“Welcome to the endangered species list, you bastard!”
Designed as a sequel to Dinocroc (2004), Dinoshark (2010) riffs on the same premise of an ancient creature determined to chase after more white meat (us), although in this incarnation, the creature isn’t the product of weird DNA experiments. Not unlike the premise for Piranha 3D (2010) – a film on which director Kevin O’Neill also designed the special effects – a chain of natural events releases the dormant missing links, one of which makes its way from Alaska to Mexico.
Dinoshark, in fact, is very close to producer Roger Corman’s original Piranha (1978): once the reptile-styled carnivore is loose, it migrates down the tourist coast, lunching on stray humans, including a teen water polo team. There’s a studly hero (Eric Balfour, and his ever-changing stubble) and egghead heroine (Iva Hasperger), a loyal sidekick (Aaron Diaz), and the money-minded resort owner (played by supervising producer Dan Golden) who insists on staging a ‘fiesta’ regardless of the risks. The goal is to make people believe in the creature, and chase it down until a serendipitous moment enables a sweet killshot (which must be a direct hit to the eye).
Shot prior to Sharktopus (2010), Dinoshark makes use of the same Puerto Vallarta locations and key crew (plus a small role for Liv Boughn), but it’s played generally straight, and the script devotes a fair amount of time building up the characters before a ore steady stream of deaths. The lead actors are also quite strong... but that sort of robs the film of the type of fromage necessary to make a perfect B-movie.
Sharktopus and Mega Shark vs. Giant Octopus (2009) offer the perfect balance of mediocre acting, fading stars slumming through scenes, and absurd deaths, whereas Dinoshark takes things much more seriously. That’s not necessarily a bad thing, but the film feels far too similar to Corman’s Piranha films (and its sequels and remakes), so there’s nothing new for B-movie fans, although the beach + bikini + boobs + buns quotient is ridiculously high.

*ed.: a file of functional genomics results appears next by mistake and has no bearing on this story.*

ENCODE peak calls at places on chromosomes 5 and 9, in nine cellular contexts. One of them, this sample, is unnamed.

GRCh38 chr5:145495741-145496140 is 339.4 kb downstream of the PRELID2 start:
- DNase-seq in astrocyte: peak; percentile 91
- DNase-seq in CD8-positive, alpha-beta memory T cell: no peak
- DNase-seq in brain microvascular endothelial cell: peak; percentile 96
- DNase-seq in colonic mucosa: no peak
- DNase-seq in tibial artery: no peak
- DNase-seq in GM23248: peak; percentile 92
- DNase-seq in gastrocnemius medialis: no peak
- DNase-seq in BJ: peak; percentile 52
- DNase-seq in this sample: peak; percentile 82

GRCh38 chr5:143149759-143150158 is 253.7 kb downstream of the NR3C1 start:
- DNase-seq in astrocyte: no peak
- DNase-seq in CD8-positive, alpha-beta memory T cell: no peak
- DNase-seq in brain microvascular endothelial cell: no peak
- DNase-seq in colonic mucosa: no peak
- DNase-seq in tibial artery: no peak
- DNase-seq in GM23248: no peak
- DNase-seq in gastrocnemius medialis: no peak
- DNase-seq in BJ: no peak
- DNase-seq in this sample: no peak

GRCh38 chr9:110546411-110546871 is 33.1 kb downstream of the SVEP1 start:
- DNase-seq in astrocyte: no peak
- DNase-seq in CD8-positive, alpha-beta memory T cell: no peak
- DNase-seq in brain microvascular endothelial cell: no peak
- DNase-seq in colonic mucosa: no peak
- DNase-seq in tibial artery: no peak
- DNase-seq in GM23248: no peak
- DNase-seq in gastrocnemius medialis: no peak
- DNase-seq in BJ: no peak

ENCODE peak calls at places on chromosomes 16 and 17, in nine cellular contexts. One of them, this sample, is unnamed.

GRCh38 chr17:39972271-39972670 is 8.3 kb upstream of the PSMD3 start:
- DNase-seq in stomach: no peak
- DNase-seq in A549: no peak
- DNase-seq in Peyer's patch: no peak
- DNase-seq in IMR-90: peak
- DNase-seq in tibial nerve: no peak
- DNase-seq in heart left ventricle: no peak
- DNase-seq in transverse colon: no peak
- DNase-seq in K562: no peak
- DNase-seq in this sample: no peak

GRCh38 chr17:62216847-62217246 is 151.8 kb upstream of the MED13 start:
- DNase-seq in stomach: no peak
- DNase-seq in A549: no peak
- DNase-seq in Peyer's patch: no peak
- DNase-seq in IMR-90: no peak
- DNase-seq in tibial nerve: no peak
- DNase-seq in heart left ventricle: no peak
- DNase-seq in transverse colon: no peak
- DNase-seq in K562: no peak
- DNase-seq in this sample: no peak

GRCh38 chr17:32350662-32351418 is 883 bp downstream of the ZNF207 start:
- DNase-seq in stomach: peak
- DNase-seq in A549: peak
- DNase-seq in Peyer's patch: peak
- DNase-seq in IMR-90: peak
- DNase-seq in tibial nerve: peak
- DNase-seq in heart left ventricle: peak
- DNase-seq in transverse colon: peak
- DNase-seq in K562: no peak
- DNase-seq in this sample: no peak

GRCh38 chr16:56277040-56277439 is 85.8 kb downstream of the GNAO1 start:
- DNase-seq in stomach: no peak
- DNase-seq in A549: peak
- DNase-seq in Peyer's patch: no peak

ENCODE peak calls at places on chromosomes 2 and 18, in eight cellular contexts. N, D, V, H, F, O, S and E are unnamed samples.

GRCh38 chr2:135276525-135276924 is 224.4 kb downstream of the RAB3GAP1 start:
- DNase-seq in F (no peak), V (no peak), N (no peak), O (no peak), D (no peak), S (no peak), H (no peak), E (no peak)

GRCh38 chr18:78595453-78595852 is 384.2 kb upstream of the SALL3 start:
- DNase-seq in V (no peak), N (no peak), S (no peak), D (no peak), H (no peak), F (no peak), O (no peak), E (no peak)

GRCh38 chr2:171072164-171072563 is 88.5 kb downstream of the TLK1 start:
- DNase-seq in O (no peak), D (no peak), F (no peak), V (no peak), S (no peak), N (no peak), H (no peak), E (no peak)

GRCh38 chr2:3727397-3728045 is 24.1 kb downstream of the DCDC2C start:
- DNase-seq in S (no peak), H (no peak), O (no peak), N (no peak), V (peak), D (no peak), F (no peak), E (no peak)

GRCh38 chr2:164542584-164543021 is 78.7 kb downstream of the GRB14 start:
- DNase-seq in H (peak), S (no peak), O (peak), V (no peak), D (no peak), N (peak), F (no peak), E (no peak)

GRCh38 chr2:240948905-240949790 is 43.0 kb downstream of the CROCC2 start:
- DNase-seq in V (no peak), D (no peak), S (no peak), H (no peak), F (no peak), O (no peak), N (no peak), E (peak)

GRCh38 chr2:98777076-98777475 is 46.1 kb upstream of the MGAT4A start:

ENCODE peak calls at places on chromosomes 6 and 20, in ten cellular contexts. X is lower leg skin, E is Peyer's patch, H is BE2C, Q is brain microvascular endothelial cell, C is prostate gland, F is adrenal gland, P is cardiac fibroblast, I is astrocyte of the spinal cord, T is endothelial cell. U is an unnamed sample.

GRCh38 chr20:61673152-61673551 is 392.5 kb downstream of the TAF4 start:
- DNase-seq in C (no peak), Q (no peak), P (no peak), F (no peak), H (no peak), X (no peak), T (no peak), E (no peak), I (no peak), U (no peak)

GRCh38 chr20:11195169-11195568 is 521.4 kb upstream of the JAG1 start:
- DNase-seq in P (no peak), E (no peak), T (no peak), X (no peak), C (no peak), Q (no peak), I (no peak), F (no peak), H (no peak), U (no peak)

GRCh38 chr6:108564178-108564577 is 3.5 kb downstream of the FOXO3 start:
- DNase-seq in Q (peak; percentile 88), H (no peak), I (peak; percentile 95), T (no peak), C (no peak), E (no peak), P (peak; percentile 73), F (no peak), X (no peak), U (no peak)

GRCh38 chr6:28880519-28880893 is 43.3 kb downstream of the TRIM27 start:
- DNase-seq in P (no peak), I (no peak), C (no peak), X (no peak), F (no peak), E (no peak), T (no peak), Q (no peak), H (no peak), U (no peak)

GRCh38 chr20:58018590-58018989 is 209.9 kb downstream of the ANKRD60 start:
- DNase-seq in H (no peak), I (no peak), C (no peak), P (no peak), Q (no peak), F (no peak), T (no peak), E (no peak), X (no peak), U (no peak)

Like Sharktopus, Corman’s production offers the same gorgeous cinematography and locations, and director O’Neill made sure to get plenty of coverage to milk montages and pad the film. The effects are less impressive than Sharktopus, and the reliance on CGI perhaps ribbed the film of some needed cheese via practical effects (be it fake fins or more shots of the creature chomping on human chum).
Eduardo Flores Torres’ cinematography is gorgeous, and on Blu-ray the image is sharp and very robust, with glowing reds and saturated blues. Newcomer composer Cynthia Brown (whom Corman states was his assistant during production) wrote a solid dramatic score, balancing orchestral and electronic cues which really support the film when the familiar dialogue and scenes start to grow a bit weary.
Bonus features include a trailer, and a running commentary with producers Roger and Julie Corman, and director O’Neill. Moderator Perry Martin keeps the facts and anecdotes flowing, and O’Neill came prepared with great production apocrypha, including the numerous Mexican, Canadian & Americans living in Puerto Vallarta.
Other Corman recent creature features in the vein of genetically preposterous creatures include Dinocroc (2004), Scorpius Gigantus (2006), Supergator (2007), Dinoshark (2010), and Sharktopus (2010).
© 2011 Mark R. Hasan